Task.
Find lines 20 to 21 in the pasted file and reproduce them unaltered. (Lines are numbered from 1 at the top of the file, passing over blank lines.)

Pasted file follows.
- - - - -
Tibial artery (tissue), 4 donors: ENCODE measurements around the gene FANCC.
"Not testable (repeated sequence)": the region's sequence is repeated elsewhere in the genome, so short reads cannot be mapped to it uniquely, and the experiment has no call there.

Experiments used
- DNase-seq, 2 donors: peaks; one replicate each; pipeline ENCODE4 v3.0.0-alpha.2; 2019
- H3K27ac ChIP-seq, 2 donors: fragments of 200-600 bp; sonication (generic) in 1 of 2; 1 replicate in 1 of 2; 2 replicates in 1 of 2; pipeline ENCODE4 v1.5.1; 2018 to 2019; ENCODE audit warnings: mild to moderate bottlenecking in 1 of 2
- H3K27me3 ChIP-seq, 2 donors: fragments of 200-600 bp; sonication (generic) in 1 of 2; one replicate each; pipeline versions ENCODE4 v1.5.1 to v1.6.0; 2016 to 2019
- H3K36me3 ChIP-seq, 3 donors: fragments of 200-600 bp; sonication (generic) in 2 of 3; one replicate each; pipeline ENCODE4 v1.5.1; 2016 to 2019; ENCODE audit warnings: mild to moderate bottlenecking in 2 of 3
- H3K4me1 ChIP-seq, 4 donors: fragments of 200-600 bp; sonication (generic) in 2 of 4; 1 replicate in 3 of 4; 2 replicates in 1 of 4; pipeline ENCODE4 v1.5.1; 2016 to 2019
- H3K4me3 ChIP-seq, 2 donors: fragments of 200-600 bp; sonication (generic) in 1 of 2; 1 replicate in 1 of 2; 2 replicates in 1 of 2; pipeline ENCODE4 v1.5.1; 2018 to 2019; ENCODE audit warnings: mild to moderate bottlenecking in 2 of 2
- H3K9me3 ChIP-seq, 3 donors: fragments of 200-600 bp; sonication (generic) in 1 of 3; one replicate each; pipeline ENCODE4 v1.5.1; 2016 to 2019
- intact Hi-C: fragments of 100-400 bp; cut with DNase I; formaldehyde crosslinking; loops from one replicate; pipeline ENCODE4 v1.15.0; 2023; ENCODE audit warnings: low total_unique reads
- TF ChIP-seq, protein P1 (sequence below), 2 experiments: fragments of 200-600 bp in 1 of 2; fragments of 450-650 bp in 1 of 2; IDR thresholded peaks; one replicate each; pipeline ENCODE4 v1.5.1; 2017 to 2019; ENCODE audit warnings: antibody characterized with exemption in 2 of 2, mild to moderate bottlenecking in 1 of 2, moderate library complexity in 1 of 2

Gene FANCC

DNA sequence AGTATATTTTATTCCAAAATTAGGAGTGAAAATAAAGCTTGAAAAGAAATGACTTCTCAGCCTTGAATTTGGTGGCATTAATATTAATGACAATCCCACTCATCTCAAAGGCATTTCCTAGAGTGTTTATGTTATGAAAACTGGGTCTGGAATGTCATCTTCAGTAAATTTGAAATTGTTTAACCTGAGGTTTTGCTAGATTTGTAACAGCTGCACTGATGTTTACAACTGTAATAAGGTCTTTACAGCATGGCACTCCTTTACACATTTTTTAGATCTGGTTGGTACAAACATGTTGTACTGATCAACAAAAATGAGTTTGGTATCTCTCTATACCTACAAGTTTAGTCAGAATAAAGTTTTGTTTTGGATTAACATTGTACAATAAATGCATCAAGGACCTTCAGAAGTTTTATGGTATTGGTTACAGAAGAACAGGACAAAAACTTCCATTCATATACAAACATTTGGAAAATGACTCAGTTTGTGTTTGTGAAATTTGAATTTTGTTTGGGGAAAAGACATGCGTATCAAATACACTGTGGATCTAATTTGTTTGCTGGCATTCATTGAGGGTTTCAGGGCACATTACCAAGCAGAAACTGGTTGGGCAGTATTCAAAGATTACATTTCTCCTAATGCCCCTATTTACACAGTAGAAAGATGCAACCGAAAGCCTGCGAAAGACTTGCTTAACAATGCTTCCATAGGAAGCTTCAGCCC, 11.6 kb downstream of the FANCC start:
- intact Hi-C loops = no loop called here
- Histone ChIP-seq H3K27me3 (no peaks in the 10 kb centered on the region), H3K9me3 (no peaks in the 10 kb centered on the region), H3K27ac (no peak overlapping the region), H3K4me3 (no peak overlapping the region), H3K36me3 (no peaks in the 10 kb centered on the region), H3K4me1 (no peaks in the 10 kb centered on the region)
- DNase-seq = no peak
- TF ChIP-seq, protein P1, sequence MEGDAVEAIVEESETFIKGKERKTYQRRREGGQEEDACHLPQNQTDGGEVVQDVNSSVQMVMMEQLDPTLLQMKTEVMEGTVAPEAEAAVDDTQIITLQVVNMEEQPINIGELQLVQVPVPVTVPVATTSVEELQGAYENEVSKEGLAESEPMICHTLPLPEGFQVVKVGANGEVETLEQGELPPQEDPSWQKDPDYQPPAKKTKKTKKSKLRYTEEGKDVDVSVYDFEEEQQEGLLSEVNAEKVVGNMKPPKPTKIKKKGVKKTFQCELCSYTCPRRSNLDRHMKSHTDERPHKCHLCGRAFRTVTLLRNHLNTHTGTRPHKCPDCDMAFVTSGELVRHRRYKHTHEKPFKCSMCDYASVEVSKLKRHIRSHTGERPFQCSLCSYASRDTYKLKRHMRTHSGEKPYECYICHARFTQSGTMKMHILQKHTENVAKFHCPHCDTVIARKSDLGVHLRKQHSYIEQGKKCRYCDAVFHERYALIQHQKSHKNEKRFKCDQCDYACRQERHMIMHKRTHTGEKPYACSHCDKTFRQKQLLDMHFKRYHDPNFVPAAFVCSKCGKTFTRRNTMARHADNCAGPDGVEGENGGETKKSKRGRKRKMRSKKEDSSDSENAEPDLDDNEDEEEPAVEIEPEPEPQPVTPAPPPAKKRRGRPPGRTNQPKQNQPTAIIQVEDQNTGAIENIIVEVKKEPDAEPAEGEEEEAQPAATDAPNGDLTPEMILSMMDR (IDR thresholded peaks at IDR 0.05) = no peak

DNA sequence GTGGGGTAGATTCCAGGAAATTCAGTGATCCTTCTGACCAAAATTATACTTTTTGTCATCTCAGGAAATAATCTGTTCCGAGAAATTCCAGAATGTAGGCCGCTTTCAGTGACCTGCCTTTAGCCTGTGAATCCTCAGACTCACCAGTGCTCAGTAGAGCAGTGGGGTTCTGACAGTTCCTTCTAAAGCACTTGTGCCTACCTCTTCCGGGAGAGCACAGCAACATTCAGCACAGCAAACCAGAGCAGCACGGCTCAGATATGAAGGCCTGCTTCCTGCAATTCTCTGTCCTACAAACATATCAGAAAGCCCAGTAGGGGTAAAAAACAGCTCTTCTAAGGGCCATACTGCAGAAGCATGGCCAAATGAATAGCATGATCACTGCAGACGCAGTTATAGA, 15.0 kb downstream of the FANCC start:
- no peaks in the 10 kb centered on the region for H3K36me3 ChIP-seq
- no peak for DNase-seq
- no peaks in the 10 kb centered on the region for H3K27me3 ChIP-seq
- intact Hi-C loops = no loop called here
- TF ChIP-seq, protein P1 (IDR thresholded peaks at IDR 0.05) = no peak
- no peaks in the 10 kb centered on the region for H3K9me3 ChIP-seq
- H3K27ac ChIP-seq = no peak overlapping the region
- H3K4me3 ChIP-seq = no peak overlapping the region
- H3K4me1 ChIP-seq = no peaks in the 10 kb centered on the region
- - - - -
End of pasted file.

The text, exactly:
- no peaks in the 10 kb centered on the region for H3K36me3 ChIP-seq
- no peak for DNase-seq